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The Revolver Supply Company, LLC




Setting up a revolver for competition shooting. Part 1....A plan.

Posted by George on

I answer so many questions about how to get into competitive shooting with your new revolver.  Many questions are specific and the folks asking have jumped over some basic topics.  So I thought I would start from the beginning and show you how I go about setting up a revolver for competition.

First off let me say I am not an expert at this.  I'm not going to go into any obscure issues that should be handled by the factory or a competent gunsmith.   But I have been doing this for quite a while now and would like to share with you my experiences.  

And of course SAFETY is the most important rule to follow.  BE SAFE!!

First let's pick a revolver.  I have an S&W 627 8 shot 357 that I bought on Gunbroker a while back and I would like to turn it into a unit we could use at USPSA, ICORE, Steel Challenge and of course plate shoots.  It currently has factory sights and I'll mount a scope for accuracy testing and load development.  Trying to eliminate operator error as much as possible.  I have recently had great results with Starline brass for 38 Short Colt and our 0.025" nickel plated moon clips.

Starline Link            RSC Link

These cases use small pistol primers and I'll be using Federal.  They are hard to get right now but they give you the lightest trigger pull.  Probably Hodgdon Clays or Winchester 213 for powder but we will see how that works out.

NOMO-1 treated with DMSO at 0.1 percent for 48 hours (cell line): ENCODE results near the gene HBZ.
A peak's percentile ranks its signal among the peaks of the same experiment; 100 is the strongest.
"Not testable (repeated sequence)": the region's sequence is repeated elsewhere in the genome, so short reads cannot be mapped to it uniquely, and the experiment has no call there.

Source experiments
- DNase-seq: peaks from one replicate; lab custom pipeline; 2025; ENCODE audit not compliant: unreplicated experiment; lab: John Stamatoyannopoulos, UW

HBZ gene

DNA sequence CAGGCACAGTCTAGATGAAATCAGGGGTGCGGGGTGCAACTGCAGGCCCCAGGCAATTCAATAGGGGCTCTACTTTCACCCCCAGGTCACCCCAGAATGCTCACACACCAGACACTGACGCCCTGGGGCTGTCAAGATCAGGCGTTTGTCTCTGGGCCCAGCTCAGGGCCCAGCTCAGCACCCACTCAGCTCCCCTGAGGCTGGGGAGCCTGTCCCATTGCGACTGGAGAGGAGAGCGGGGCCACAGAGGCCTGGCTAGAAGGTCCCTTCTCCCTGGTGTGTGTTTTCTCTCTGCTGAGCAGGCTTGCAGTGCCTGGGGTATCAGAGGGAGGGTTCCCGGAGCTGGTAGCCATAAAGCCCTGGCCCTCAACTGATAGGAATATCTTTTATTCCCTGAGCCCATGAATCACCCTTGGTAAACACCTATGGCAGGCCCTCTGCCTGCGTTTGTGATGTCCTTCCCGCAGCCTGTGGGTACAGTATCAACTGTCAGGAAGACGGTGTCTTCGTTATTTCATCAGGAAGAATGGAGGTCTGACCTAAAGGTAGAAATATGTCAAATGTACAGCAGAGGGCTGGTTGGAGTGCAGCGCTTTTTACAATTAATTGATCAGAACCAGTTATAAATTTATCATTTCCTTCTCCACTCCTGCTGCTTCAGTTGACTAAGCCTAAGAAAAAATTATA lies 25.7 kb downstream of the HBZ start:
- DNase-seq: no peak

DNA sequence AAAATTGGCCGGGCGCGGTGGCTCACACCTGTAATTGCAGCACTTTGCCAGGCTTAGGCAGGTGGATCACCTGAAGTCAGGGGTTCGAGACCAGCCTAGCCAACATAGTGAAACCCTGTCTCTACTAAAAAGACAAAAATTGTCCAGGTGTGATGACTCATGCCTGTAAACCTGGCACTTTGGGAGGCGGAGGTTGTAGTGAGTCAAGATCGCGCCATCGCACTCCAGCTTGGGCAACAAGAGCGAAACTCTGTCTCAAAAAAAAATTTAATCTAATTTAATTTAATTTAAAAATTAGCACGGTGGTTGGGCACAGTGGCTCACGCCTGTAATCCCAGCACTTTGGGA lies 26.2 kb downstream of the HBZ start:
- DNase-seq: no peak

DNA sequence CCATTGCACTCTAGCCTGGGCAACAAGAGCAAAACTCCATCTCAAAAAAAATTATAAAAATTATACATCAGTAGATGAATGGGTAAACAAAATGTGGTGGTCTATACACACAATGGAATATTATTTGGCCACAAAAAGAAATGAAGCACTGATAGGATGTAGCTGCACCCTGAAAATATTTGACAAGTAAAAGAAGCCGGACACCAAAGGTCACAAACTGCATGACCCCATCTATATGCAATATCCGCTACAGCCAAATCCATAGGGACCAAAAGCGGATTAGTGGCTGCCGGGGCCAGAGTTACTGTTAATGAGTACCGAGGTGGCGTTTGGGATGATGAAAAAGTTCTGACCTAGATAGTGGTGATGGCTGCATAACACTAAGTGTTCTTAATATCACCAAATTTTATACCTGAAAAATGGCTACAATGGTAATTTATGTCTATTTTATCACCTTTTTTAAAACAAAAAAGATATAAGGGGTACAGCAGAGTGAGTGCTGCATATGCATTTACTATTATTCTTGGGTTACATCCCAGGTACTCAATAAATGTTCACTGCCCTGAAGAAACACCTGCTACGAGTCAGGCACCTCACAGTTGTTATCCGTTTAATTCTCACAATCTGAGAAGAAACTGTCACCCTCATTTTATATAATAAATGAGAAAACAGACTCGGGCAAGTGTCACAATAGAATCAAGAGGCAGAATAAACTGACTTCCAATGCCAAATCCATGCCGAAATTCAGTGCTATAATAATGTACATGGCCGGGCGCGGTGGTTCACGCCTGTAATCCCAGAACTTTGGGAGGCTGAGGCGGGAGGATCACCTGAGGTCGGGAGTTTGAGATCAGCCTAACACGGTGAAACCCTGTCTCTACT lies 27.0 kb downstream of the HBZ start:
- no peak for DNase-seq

For bullets, we have Bang and Clang, LLC bullets.  Both lubed and coated bullets are available.  Probably a round nose lighter weight (100 gn to 125 gn).  Round nose for easier reloading and light weight cause I shoot better with the lighter weight bullets.  160 gn bullets are very popular in 9MM and 38 SC cases.

So we have a plan developing.  

  • Select a gun
  • Select a cartridge and bullet
  • Select a shooting discipline.
  • Figure out the steps and who will be doing each step.

I would like to do all the steps in this project.  I believe I can do that and also I want to show you how easy or difficult each step would be and see if you think you can perform that step.

  1. Get a gun.
  2. Inspect the gun
  3. Clean up the gun.
  4. Perform a trigger job to smooth out the action and check for reliable operation.
  5. Mount a scope for load development
  6. Get cases, primers, powder and bullets.
  7. Start with loads to check for proper functioning.
  8. Develop loads for accuracy.
  9. Chronograph loads for power factor.
  10. Explore different bullets and powders.
  11. Record and report results.

Next time Part 2 Trigger jobs.

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